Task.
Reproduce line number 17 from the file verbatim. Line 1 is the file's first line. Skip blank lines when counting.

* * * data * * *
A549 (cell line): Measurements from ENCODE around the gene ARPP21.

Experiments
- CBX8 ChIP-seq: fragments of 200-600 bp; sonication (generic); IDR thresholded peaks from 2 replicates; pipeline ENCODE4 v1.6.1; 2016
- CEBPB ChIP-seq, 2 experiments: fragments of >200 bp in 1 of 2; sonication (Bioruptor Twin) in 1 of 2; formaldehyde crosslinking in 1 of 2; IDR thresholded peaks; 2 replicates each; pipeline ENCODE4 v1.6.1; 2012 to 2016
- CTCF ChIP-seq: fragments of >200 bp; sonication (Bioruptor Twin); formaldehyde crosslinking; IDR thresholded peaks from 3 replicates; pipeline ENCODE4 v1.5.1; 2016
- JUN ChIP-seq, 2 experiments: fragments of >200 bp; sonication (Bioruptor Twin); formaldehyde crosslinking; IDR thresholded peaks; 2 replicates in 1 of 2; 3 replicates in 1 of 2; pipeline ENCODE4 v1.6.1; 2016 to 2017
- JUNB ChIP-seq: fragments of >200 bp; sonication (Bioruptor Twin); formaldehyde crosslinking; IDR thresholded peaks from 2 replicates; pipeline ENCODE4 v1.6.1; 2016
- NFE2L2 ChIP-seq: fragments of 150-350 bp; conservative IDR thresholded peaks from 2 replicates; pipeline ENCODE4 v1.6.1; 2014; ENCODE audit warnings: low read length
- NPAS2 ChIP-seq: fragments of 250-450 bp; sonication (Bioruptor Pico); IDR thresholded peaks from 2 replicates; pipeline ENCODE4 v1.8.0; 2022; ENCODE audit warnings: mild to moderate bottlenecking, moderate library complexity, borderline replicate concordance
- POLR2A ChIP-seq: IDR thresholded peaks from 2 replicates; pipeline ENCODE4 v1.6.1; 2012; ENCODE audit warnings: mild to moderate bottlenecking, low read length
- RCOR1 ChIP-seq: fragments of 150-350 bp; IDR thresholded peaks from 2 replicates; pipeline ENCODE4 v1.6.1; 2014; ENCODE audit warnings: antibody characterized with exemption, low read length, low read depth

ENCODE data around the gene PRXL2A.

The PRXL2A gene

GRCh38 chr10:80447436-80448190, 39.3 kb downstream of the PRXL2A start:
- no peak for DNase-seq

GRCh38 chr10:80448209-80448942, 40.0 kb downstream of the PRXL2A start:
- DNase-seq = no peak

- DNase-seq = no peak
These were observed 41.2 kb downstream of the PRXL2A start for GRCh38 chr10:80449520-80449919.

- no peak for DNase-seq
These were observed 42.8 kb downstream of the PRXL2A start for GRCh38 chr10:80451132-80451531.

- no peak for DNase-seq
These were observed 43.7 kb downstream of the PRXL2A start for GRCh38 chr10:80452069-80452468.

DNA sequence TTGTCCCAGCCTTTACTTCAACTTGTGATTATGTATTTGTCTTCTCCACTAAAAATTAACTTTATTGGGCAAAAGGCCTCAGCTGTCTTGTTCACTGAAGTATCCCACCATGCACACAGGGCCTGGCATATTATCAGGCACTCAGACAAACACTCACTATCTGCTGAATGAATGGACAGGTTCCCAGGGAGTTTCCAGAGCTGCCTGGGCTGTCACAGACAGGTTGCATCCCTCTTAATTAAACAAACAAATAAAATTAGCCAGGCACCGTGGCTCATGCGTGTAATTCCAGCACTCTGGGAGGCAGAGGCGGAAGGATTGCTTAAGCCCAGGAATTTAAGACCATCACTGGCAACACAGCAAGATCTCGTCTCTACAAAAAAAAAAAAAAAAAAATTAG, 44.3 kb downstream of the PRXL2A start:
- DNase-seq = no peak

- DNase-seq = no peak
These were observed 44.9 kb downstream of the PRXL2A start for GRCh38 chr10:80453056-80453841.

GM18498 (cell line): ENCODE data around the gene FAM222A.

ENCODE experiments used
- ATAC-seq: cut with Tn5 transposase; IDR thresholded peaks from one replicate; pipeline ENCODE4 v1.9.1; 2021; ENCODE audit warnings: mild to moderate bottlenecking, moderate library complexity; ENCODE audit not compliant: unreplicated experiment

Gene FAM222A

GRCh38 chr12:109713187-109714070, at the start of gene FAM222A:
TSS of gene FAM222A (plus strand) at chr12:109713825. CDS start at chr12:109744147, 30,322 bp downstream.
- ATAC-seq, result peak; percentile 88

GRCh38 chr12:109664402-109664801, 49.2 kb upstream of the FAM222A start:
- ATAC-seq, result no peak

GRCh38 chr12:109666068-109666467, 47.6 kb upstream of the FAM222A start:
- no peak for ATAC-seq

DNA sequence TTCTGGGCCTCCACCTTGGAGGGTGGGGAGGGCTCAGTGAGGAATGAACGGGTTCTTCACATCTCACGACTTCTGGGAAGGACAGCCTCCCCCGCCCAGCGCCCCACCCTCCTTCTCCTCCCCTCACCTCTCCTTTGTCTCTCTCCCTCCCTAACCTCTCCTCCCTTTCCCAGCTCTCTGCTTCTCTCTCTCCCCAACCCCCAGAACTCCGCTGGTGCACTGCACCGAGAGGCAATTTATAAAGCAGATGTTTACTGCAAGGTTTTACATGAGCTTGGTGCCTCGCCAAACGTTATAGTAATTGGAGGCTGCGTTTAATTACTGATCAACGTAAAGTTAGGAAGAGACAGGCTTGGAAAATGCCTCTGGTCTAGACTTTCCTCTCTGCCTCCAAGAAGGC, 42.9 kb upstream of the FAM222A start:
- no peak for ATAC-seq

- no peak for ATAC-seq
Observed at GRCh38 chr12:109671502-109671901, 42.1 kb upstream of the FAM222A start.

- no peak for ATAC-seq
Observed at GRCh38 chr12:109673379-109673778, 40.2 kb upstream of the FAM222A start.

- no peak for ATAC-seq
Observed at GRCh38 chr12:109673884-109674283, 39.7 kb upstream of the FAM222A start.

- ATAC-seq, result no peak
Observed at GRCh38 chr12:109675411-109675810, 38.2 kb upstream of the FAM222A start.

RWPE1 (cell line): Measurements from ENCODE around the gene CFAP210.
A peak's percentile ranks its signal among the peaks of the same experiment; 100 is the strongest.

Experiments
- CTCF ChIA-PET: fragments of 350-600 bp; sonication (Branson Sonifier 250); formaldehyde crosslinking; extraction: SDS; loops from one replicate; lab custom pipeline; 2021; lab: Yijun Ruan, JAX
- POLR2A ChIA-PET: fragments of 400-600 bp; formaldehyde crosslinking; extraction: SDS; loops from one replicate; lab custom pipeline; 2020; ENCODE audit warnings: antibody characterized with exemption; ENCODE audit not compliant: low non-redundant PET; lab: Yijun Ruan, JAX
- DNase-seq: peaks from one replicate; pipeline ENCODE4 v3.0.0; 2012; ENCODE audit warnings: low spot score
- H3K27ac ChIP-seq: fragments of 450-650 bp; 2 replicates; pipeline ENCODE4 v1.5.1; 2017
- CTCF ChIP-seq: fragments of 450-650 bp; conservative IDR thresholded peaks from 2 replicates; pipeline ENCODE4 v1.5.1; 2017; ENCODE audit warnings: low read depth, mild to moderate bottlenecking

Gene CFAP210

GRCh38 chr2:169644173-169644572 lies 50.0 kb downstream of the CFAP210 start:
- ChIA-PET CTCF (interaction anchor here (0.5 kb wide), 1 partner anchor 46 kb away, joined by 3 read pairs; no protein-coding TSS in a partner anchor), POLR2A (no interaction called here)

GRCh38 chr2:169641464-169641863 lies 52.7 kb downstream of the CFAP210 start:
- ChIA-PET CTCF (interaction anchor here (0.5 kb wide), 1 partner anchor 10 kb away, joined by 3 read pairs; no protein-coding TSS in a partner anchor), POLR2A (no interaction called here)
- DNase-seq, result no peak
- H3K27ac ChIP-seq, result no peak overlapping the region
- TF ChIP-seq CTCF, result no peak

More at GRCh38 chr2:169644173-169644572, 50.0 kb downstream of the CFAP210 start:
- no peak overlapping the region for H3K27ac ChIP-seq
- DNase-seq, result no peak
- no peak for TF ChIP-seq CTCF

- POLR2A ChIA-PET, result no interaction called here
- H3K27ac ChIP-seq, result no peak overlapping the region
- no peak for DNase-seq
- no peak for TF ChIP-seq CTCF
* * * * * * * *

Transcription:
- DNase-seq = no peak